Server Fault is a question and answer site for system and network administrators. Join them; it only takes a minute:

Sign up
Here's how it works:
  1. Anybody can ask a question
  2. Anybody can answer
  3. The best answers are voted up and rise to the top

I've been thinking about ways of speeding up disk I/O, and one of the bottlenecks I keep coming back to is the journal. There's an obvious benefit to using an SSD for the journal - over and above just write caching unless of course I just disable the journal with the write cache (after all devicemapper doesn't seem to support barriers). In order to get the benefits from using a BB write cache on the controller, then I'd need to disable journalling - but then the OS should try to fsck the system after an outage. Of course if the OS knows what's in the batter-backed memory then it could use it as the journal - but that means it must be exposed as a block device and only be under the control of the operating system.

However I've not been able to find a suitable low-cost device (no, write-levelling for Flash is not adequate for a journal, at least one which uses Smartmedia).

While there's no end of flash devices, disk/array controllers with BB write caches, so far I've not found anything which just gives me non-volatile memory addressable as a block storage device.

share|improve this question
This is exactly what the FusionIO devices do, correct? – EEAA Feb 6 '12 at 22:47
@ErikA: Still uses flash - might be using a more effective wear-levelling algorithm however cost is still exorbitant - was thinking more of something like DDRdrive - but even this is 5 x price of a laptop with the same DRAM capacity. – symcbean Feb 7 '12 at 9:12
(or 10X the price of BBRAM write cache) – symcbean Feb 7 '12 at 9:14
It seems Gigbyte used to make exactly what I've described here - marketed as an iRAM drive - – symcbean Feb 8 '12 at 13:31
And there's something called a hyperdrive 5 - – symcbean Feb 8 '12 at 13:40

Could you explain why there's an obvious advantage using SSDs for journals? All FS implement journals as some kind of ring buffer where the access is sequential anyway. Just disable barriers on BBWCs and it's as good as it gets.

EXT3 and EXT4 filesystem used to mount with a journal in 'ordered' mode. In newer Kernels the default is 'write-back' mode. In the'ordered' mode journal updates were committed to disk before any data was written. In 'write-back' mode journal updates are written to the disk according to the normal IO scheduler policies and data writes to disk are not blocked on journal updates. You basically don't see that there's a journal involved at all from the performance POV.

What you want is to disable barriers (and probably mask the FUA and SCSI_CACHE_SYNCHRONIZE SCSI CDBs) on anything that can protect your writes by battery otherwise your performance will suffer. You get the semantics of barriers (or anything that flushes to disks and waits for acknowledgment) on your journal and data by using a BBWC.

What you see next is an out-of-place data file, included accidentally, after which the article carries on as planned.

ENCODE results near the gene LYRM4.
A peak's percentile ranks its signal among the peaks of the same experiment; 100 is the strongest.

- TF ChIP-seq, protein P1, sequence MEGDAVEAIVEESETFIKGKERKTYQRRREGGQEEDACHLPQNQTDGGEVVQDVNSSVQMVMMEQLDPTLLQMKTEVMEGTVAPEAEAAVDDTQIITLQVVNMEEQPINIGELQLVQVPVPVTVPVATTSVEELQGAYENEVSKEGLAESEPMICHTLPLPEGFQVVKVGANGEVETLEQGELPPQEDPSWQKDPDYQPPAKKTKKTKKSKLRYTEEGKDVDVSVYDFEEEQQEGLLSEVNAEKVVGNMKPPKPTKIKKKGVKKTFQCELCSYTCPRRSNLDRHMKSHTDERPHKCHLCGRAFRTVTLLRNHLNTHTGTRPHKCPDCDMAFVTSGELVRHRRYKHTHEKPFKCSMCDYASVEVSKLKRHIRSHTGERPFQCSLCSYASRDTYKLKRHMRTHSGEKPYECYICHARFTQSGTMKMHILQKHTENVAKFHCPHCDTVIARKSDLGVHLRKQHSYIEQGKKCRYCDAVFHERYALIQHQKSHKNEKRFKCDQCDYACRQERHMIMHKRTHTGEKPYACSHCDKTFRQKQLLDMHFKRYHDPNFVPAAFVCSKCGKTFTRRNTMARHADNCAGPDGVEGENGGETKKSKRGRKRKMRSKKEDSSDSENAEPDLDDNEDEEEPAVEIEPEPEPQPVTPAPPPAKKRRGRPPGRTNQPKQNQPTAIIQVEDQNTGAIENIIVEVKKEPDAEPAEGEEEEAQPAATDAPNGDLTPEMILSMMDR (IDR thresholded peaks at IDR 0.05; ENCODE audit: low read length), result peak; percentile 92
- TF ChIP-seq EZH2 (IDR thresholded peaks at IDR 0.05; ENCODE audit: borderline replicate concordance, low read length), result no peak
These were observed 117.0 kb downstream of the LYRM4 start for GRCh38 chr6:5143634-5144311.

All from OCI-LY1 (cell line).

A NVRAM without the proper support from the OS (VFS) isn't going to help you with anything that BBWC (which is some kind of NVRAM anyway) cant solve. In Linux 2.4 there was support for certain NVRAM devices for accelerating NFSv2/3 that is running synchronously but BBWCs have made them obsolete.

The proper thing to do with flash devices is to not think of them as a block device and use them as what they are - NAND flash. But this would need a redesign of how we think a file system should talk to the underlying storage in a more generic way. There's also no proper API in place in the Kernel to make use of NAND flash at the moment.

share|improve this answer
Not really. The barriers are there for a reason. Certainly the checksums on ext4 make the late barrier pretty much unecessary - but this is not true for the early barrier, nor for anything other than ext4. Also, most SATA disks have a habit of being less than honest about when blocks are committed from their cache (reordering still occurs). Using write-back on jbd2 seriously compromises the integrity of the journal. And, yes there are device drivers to make proper use of flash memory - that's kind of the point of JFFS2 – symcbean Jun 25 '12 at 22:38
Yes, JFFS2 is one example. I wasn't considering that. But again I understand what you want barriers for or you don't trust your BBWC or have drives that lie to you about the status of their caches which the HBA with BBWCs should disable. – pfo Jun 25 '12 at 22:51
up vote 0 down vote accepted

Only answer so far is that from Nils - but as per my comments, there is the iRAM and hyperdrive devices. So I'll close this off

share|improve this answer

SSD drives should not be used for frequent write operations. Why do you not simply put the journal onto a separate fault-proof RAID system (5 or 10) consisting of ordinary disks (at least 4 "small" ones)?

share|improve this answer
No - flash drives are write limited, so not suitable for frequent writes - they are not the only type of non-volatile solid state storage. – symcbean Feb 29 '12 at 9:35
Right. This is what I wrote. Use a separate RAID of classical harddisks. – Nils Feb 29 '12 at 13:31

Your Answer


By posting your answer, you agree to the privacy policy and terms of service.

Not the answer you're looking for? Browse other questions tagged or ask your own question.